Newborn screening for severe combined immune deficiency (technical and political aspects)

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Purpose of review

Newborn screening for severe combined immune deficiency (SCID) has been implemented in more than half of the states in the United States. Despite the success of these programs, numerous challenges remain for implementing newborn screening. The present review will focus on technical, programmatic, and political aspects pertinent to newborn screening for SCID.

Recent findings

Recent data from newborn screening in 11 U.S. programs suggest that the birth prevalence of SCID is higher than previous estimates. In addition, a large number of other conditions causing T-cell lymphopenia have been detected. Several European countries have initiated pilot screening for SCID. Significant cost savings for treatment of infants with SCID detected at birth, compared with later in life, has been demonstrated. Published evidence of the favorable cost–benefit ratio for screening supports implementation of universal SCID newborn screening.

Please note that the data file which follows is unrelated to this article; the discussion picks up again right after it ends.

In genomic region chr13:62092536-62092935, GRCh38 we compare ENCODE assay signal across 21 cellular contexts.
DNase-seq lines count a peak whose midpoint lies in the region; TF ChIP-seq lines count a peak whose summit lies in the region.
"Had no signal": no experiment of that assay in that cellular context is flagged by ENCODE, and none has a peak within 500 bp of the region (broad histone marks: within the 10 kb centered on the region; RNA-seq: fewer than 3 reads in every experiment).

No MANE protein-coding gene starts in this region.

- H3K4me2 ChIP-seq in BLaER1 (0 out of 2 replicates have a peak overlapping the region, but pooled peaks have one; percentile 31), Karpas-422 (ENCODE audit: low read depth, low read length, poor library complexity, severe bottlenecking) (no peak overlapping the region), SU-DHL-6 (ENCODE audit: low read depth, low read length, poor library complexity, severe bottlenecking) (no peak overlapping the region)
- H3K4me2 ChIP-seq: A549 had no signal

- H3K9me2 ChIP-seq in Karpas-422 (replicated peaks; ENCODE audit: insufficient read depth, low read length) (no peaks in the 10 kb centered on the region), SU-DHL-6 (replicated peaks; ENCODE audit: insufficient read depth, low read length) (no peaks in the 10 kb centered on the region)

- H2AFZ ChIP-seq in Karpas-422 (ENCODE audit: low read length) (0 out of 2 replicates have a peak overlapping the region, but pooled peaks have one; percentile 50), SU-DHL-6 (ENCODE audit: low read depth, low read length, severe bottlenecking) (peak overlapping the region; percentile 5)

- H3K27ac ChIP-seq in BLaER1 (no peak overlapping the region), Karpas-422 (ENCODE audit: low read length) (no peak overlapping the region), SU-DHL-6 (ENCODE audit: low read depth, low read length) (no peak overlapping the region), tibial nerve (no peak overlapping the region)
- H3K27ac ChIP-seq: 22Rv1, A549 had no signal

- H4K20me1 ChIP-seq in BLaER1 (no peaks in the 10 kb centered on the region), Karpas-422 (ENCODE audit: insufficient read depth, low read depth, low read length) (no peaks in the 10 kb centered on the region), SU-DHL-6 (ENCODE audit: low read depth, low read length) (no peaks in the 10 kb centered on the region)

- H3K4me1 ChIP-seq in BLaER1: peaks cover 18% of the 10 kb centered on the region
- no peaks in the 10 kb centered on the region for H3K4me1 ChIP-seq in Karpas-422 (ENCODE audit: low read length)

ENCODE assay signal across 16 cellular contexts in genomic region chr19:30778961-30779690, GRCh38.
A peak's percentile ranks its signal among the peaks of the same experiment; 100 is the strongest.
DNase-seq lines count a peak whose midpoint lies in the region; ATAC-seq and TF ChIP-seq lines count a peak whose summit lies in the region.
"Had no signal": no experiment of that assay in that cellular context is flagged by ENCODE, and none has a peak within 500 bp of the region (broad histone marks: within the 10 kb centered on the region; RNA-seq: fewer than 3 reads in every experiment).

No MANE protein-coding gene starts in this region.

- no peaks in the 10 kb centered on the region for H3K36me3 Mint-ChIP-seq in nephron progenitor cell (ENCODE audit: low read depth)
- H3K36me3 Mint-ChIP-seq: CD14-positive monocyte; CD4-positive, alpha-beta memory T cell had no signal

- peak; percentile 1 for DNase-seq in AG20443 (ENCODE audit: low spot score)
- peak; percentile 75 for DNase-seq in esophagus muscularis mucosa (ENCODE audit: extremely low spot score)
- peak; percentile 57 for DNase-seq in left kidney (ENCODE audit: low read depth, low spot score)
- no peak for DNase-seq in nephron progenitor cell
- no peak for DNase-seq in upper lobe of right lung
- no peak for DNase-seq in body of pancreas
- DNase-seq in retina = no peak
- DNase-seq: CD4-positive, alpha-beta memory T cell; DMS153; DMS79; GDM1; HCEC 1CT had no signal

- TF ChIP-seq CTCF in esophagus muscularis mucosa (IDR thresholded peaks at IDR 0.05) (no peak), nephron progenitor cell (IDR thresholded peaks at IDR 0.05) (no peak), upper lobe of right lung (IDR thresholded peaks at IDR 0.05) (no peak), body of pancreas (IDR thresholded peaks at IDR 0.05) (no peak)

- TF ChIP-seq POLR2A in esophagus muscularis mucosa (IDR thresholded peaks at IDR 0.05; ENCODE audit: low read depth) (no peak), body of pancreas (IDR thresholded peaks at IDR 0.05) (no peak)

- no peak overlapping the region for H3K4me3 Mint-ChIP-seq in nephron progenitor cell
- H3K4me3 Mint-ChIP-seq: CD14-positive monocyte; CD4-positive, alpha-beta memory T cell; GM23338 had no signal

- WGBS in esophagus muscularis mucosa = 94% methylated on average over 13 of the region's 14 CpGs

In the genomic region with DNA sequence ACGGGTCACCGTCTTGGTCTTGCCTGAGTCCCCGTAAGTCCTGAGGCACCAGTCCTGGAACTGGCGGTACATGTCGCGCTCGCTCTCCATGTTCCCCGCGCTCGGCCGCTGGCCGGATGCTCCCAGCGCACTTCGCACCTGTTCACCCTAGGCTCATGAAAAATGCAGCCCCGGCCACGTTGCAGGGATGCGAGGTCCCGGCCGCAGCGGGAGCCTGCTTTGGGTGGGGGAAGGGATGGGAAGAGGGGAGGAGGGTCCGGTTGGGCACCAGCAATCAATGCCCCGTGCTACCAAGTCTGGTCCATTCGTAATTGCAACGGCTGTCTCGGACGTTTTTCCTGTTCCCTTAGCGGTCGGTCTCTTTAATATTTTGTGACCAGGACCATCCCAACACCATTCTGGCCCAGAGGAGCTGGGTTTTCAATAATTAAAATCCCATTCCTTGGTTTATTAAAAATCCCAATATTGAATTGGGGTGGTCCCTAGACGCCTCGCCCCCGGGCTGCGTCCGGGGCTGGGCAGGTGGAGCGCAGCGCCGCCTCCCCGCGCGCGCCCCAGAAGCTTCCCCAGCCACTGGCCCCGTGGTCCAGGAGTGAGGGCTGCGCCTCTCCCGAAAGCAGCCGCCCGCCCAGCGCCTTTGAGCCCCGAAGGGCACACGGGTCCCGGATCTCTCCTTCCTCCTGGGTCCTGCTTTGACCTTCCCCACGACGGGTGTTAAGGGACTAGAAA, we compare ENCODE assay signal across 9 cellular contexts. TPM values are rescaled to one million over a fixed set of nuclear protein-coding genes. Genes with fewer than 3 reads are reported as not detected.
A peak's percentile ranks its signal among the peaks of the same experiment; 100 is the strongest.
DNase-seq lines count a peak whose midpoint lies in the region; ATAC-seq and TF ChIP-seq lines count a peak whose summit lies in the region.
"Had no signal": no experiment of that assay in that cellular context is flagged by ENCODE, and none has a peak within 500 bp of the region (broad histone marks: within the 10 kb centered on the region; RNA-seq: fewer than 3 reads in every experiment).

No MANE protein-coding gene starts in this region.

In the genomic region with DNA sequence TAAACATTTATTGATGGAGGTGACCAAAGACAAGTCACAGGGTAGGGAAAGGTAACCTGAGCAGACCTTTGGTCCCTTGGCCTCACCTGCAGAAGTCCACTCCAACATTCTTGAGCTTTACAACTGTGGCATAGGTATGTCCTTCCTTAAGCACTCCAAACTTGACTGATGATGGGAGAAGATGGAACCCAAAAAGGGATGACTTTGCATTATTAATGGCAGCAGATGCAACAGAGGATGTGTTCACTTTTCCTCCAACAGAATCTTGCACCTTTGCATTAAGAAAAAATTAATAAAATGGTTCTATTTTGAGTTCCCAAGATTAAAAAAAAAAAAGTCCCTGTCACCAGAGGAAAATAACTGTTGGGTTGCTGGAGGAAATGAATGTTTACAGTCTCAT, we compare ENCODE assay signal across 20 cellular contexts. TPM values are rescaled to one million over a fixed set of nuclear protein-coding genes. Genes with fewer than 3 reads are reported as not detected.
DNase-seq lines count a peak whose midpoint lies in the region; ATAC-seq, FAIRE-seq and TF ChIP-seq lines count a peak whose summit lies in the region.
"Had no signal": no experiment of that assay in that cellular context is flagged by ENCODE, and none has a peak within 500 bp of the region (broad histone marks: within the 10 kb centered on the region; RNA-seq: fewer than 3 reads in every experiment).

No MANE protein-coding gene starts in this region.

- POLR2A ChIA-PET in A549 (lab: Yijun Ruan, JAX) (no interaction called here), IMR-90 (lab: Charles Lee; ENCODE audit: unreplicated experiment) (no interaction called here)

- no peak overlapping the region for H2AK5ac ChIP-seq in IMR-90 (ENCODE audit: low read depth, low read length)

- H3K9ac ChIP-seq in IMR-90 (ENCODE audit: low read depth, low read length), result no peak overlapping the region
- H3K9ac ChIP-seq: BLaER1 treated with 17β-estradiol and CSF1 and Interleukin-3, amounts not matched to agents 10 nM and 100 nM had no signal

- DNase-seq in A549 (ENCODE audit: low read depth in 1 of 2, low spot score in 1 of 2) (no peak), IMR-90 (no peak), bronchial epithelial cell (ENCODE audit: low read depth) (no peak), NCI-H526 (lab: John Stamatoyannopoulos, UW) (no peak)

SCID fulfills criteria for a condition that should be included in routine newborn screening. Data presented from multiple newborn screening programs in the United States and Europe have shown that high throughput screening of all newborns is cost-effective. Screening improves early detection of this life-threatening condition and follow-up studies have shown a clear improvement in survival for early treatment.

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